Madonna’s recorded persona can’t hold a candle to stage selfBy Ricardo Baca | October 17th, 2012 | 6 comments
The math of music — choosing where to spend your money — doesn’t always make sense. And Madonna is a perfect example of this strange arithmetic.
Madonna isn’t worth the $9.99 you’d spend on her latest album “MDNA” on iTunes. Yet the 54-year-old pop goddess is worth the $45-$355 you’d spend on seeing her live on Thursday at the Pepsi Center.
It’s strange logic, sure. But think about it. Madonna isn’t producing entire albums you need to own anymore. Sure, there’s Spotify, and you can stream it all for free. But even for those who want to own their music, download one song per new Madonna album, and you’ll have what you need for your collection.
There was a time where you had to have the latest Madonna album, in its entirety, along with the remixes that would follow. But that time is not now. As a recording artist, Madonna is unquestionably past her prime.
Conversely, your money will be well spent if you shell out the $45 (plus fees) for Madonna’s concert tickets. You’ll be in the cheap seats. But you’ll still be in the room with a legend and her music.
Yes, Madonna is still an essential artist in concert. It’s a weird relationship with her recorded self, because the Material Girl will certainly play some of her lesser, often newer material — as she is still touring in support of this year’s awful “MDNA.” But like the irrelevant, in-the-know nod of her recent album’s title — one letter away from club-drug ecstasy’s chemical name, MDMA — it’s easy to look beyond the artist’s lackluster songs when she’s breathing the same air as you.
Madonna still sounds great: When she was last in Denver, in November 2008 for two Pepsi Center shows on her Sticky & Sweet Tour, we marveled at her voice as she slayed a late-set “You Must Love Me” from the filmed musical “Evita.”
She also still looks fantastic: You’ve seen her on red carpets and award shows. Madonna has defied age, and she’s as conscious of her image as she’s ever been. But when you see her slender frame walk the stage’s catwalk, it’s not frailty as much as it is strength. Madonna is fit — totally buff.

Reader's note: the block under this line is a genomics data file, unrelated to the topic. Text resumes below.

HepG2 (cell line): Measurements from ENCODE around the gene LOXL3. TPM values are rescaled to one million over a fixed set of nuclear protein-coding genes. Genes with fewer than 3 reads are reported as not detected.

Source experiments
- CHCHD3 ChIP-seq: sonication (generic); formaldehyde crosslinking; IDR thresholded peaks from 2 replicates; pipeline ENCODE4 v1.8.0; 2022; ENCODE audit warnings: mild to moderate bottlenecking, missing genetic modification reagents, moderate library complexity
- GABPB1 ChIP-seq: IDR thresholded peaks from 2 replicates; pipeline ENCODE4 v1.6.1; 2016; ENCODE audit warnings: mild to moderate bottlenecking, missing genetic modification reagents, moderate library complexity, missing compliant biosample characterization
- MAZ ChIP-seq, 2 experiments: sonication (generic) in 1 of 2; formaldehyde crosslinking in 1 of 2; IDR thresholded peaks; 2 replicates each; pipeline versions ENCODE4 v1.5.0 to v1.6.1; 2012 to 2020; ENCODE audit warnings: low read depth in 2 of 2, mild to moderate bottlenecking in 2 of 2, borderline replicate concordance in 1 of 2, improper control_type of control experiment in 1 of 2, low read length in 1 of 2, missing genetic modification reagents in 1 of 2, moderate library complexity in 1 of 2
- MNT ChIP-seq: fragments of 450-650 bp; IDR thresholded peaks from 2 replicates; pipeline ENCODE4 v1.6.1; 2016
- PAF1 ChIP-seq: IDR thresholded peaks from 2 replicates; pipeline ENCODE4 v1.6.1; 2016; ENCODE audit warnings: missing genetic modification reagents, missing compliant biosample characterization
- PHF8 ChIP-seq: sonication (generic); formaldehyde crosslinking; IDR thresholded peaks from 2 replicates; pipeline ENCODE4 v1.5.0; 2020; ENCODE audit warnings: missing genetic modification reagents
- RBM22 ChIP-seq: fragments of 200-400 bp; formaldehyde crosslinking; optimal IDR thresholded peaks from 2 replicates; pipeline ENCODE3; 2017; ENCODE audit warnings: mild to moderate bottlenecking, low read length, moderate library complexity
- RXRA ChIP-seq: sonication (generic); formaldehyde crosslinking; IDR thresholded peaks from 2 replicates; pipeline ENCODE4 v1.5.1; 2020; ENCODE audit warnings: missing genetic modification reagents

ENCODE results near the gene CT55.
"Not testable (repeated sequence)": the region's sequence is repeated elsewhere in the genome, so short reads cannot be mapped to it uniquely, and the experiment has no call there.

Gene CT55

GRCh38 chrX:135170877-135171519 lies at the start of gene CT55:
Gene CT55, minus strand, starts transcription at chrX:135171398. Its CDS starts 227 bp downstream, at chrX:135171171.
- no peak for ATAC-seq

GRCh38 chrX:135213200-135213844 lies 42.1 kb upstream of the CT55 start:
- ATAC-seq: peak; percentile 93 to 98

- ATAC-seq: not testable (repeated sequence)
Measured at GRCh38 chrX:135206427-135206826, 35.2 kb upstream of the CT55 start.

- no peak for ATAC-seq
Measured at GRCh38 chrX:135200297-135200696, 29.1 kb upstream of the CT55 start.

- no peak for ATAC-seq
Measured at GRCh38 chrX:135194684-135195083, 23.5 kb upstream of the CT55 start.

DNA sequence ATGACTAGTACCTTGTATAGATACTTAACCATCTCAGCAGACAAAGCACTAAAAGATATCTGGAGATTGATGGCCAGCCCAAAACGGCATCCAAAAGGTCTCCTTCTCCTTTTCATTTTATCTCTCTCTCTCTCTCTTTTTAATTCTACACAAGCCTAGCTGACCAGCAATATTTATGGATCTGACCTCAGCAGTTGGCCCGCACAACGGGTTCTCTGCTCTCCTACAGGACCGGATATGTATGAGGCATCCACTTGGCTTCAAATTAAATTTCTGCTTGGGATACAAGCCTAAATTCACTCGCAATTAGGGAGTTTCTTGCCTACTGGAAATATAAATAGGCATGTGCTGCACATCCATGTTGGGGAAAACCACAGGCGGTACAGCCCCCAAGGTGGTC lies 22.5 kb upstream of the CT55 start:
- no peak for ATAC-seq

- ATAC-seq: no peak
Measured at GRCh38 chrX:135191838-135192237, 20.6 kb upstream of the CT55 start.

She still loves to dance: Thursday’s Denver show will be focused on her music — but choreography will come in a close second. Expect more back-up dancers than back-up singers. And while Madonna’s never been a jaw-dropping dancer, she’s among the best at interweaving timeless style and current trends with arena-friendly dance routines.
Music makes the people come together: Finally, this is why we continue to celebrate an artist who has embarrassed herself with some of her recent output. (For a laugh, listen to the inane lyrics of 2005’s “I Love New York” or the unflattering simplicity of this year’s “Give Me All Your Luvin’.”) Madonna’s back catalog is unparalleled in pop music. From the early days of “Borderline” and “Like a Virgin,” the midperiod classics such as “Vogue” and “Ray of Light” to her most recent hits “Hung Up” and “4 Minutes,” these are some of the biggest pop songs in the history of music.
They make us dance and sing along, and they remind us of different times — easier times and younger times. At her best, which is typically live in concert, Madonna brings us back to a happy place. A club. A 1989 Volvo. A roller rink. A college party. And if you close your eyes real tight and sing loud enough to “La Isla Bonita,” you’ll likely remember yet another night that was vastly improved by the presence of Madonna and her music.